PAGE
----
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In the days of the pioneer the farm business was hardly affected by community conditions. A general store where necessities could be purchased, a mill where grain could be ground, and a blacksmith shop were about the only necessary business agencies. The farm was largely self-sufficient and there was but little real community life. Nor was there much change in the next generation or two among the farmers who built substantial homes, supported their neighborhood churches and schools, and with the free labor of a good-sized family made a comfortable living.

Their interests were chiefly in their families and neighbors, and questions of local government were about the only community bond. When new sections of the country were opened up by railroads and with the growth of cities farm lands increased rapidly in value, there was an era of speculative farming, which Dr. Warren H. Wilson has called the era of the "exploiter."[18] A farm was bought with an idea of its improvement and resale at a good profit, and many farmers moved from one section to another in search of new land which was both fertile and cheap.[19] The era of land speculation has by no means passed, as has been learned to their sorrow by many who bought farms at inflated prices during the World War, and whenever there is a sudden rise in land values, speculation will doubtless recur. On the other hand, as cheap lands become scarce, as the better lands become more valuable and the amount of capital required to equip and operate a farm in the better agricultural sections increases, there will be less tendency to be on the lookout for a profitable sale and the farm business will become more permanent because of the large effort and capital expended in the enterprise and the consequent attachment of the owner. A man with a considerable investment does not care to move frequently. Thus higher land values--inevitable with an increasing population--will favor a more permanent type of farming, conducted on scientific and business principles, of what Dr. Wilson calls the "husbandman" type. This type of farmer not only desires but requires better institutions of all sorts, which can only be maintained at a community center. Thus permanency of ownership of farm operators conduces to community development.

Unfortunately, however, the rise of values of the best land seems to encourage tenancy rather than ownership, for tenancy is greatest and increases most on the best farm lands. The general economic aspects and the ultimate solution of the tenancy problem are national rather than local problems. The effect of tenancy as it now exists, with a frequent shifting from one community to another, is, however, a very serious community problem, for all observers agree that the maintenance of a satisfactory standard of community life is much more difficult where tenancy predominates.

One important economic aspect of tenancy is that tenants, who are frequently moving, will less readily and effectively affiliate in coöperative enterprises, and we shall see that coöperative organizations have a large influence in promoting the solidarity of the rural community. This has been well brought out by one of our best students of the tenancy problem, Dr. C. L. Stewart, who says:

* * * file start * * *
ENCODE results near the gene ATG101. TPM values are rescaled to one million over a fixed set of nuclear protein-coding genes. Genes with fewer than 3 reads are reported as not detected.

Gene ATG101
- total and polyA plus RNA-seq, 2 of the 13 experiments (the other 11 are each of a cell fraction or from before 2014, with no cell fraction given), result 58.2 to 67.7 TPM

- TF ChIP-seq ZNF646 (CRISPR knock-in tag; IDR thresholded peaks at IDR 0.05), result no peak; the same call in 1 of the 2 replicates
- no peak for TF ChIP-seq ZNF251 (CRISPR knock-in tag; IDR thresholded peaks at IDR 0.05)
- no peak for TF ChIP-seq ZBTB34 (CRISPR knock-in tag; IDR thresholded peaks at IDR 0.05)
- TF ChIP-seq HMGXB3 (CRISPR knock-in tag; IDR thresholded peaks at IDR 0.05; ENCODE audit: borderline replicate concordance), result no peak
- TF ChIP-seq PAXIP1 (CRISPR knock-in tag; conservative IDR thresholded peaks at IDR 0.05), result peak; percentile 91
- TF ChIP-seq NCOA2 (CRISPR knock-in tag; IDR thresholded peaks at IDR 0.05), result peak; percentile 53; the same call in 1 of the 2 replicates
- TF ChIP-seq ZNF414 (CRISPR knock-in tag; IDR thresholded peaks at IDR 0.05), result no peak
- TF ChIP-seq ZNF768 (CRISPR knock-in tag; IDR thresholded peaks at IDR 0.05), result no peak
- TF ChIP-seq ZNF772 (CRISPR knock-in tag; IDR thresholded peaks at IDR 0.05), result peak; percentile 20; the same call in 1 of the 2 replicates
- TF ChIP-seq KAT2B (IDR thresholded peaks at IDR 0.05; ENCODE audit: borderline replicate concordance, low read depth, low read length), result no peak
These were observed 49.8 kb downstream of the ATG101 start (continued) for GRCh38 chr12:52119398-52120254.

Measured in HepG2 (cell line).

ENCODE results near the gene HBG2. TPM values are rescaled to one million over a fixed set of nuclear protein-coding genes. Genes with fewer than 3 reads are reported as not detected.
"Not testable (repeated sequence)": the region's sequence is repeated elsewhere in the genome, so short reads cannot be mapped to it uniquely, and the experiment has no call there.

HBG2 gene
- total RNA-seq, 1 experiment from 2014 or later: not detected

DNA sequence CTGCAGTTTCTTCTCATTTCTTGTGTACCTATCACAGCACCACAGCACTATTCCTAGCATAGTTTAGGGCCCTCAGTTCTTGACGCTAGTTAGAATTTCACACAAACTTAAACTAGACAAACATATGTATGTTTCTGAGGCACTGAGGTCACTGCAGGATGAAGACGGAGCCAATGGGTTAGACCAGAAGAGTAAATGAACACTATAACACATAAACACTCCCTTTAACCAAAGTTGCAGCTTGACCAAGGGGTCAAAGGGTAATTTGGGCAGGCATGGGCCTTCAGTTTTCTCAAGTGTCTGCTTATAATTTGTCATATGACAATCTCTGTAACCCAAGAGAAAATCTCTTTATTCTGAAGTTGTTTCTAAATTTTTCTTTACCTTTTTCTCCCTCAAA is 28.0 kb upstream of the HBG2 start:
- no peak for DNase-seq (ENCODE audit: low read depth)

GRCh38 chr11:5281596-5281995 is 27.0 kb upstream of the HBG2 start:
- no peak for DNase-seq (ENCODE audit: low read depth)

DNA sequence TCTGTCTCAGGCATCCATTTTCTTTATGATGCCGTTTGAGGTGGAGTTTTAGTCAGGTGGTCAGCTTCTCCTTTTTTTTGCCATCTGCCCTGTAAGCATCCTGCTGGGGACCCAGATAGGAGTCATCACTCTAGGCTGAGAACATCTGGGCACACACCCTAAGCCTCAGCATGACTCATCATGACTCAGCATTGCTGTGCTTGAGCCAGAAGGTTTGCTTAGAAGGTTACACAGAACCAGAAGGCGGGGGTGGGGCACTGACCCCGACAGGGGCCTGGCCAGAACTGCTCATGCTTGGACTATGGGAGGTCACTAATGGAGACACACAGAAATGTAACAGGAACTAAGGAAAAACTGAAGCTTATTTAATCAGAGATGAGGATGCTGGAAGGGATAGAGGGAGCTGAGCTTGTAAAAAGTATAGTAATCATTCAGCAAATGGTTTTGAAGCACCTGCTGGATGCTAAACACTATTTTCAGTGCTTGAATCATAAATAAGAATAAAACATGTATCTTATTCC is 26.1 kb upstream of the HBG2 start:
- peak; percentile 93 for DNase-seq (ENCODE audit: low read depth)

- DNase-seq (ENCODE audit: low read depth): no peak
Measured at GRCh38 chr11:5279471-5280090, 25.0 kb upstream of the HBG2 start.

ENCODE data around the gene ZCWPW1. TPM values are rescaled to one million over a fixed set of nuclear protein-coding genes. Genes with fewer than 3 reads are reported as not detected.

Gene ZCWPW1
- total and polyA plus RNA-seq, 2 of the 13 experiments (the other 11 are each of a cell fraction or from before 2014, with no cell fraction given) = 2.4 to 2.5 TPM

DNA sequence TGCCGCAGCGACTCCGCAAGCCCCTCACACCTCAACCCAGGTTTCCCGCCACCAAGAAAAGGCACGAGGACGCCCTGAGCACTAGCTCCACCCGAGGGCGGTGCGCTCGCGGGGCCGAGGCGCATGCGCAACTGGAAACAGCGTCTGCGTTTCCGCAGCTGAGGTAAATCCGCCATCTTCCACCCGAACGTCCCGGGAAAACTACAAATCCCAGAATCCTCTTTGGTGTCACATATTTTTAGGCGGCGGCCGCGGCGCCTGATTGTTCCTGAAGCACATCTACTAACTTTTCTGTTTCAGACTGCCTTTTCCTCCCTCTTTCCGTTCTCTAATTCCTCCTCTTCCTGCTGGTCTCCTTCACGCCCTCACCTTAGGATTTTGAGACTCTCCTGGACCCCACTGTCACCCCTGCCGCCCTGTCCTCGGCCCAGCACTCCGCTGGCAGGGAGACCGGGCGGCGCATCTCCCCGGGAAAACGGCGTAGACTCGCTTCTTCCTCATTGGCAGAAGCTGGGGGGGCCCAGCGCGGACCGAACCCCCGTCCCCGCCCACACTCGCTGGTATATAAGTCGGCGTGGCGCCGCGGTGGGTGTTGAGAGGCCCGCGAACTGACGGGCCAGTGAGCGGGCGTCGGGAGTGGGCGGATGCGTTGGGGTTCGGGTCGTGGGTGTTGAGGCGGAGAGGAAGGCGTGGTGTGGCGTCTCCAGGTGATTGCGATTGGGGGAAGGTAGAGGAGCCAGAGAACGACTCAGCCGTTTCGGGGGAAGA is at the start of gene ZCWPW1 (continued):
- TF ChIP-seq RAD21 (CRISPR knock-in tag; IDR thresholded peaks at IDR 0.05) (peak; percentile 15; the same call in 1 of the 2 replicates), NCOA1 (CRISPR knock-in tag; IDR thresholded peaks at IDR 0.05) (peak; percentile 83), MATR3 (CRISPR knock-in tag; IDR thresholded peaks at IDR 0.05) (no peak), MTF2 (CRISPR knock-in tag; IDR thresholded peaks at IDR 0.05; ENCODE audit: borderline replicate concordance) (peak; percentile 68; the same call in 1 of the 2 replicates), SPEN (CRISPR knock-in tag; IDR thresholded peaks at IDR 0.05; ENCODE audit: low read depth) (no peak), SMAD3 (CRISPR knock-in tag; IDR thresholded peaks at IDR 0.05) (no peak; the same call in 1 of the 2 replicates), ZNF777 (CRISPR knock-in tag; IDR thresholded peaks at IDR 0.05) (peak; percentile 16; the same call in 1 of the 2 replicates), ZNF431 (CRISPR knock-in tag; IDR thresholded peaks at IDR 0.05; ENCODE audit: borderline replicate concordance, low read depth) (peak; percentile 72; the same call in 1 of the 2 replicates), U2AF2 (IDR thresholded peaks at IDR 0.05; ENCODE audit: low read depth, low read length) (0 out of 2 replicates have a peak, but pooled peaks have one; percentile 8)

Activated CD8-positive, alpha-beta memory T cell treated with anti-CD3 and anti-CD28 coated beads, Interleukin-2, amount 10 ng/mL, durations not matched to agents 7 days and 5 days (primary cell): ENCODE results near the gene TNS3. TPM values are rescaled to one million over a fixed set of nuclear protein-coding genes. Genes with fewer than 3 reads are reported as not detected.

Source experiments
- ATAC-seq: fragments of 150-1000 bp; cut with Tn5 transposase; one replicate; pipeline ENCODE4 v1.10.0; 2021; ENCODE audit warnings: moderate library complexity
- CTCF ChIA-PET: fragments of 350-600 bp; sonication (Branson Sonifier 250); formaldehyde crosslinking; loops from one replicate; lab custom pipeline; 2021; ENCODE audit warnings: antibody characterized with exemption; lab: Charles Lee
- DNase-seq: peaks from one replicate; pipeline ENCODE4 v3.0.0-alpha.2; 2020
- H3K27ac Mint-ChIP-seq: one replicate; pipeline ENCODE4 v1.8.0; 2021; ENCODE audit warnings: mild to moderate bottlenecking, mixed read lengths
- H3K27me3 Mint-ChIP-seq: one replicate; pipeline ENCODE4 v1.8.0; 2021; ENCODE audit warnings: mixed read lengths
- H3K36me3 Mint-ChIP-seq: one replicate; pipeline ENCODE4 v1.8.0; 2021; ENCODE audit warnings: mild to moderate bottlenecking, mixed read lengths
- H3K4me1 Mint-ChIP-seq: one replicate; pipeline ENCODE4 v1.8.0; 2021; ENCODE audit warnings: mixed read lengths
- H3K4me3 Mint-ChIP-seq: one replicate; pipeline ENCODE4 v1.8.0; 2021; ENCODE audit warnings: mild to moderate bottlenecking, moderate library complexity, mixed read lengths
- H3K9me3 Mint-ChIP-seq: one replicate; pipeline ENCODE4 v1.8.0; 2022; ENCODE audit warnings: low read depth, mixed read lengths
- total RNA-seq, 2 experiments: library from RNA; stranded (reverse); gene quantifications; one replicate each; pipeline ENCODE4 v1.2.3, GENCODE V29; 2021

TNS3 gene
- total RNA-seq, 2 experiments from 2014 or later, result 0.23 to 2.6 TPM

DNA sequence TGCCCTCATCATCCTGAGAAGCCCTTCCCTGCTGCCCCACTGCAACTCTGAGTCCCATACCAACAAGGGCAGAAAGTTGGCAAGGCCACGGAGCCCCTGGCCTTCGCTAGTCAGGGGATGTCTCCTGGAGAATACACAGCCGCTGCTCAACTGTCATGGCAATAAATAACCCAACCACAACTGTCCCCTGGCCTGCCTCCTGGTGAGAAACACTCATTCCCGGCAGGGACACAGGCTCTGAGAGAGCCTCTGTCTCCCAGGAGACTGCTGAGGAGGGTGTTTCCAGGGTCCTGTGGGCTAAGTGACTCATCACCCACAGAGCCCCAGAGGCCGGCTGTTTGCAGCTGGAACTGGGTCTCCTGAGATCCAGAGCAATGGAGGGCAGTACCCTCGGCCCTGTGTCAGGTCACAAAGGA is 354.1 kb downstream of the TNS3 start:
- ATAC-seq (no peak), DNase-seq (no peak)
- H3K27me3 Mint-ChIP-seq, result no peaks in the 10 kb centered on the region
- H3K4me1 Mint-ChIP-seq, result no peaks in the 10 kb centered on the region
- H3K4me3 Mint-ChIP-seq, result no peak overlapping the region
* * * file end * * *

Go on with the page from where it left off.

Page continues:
"Farming efficiency in the future, however, will probably consist to a greater extent in the ability to increase net profits through coöperative dealing with the market. The efficiency test must, therefore, rule more strongly against operators of the tenures, whose characteristics are opposed to successful coöperative effort on their part.

      "That tenants," he continues, "changing from farm to farm at more or less short intervals, should generally be more active and successful than owners in building up coöperative organizations is hardly in the line of reason.... If in the future, coöperation assumes forms requiring greater permanency of membership in the societies, greater intimacy of acquaintance among the members, or greater investment per member, the tenants will doubtless find themselves handicapped in their relation thereto."[20]

The effect of a large percentage of tenants is even more serious upon the social side of community life. Those who have studied the problem are agreed that both schools and churches tend to be inferior in tenant communities. There is little "chance of development of deep friendships and associations which give vitality to church life" where a large proportion of the tenants are frequently moving, nor can they give as good financial support to the church as landowners. The frequent shifting of the tenant population creates a difficult problem for all the social life of the community, for it is impossible for a community to assimilate a considerable percentage of its population every year and to develop those strong ties of loyalty which are essential to real community life.

Thus a reasonable permanency of residence of its population is essential to successful community life and this is largely determined by the economic situation of the farm business. And the importance of the effect of tenancy, or any other economic aspect of agriculture on the life of its people must be recognized as a fundamental consideration in determining rural policies. Well being _on_ the land and not wealth _from_ the land is the final goal of agriculture.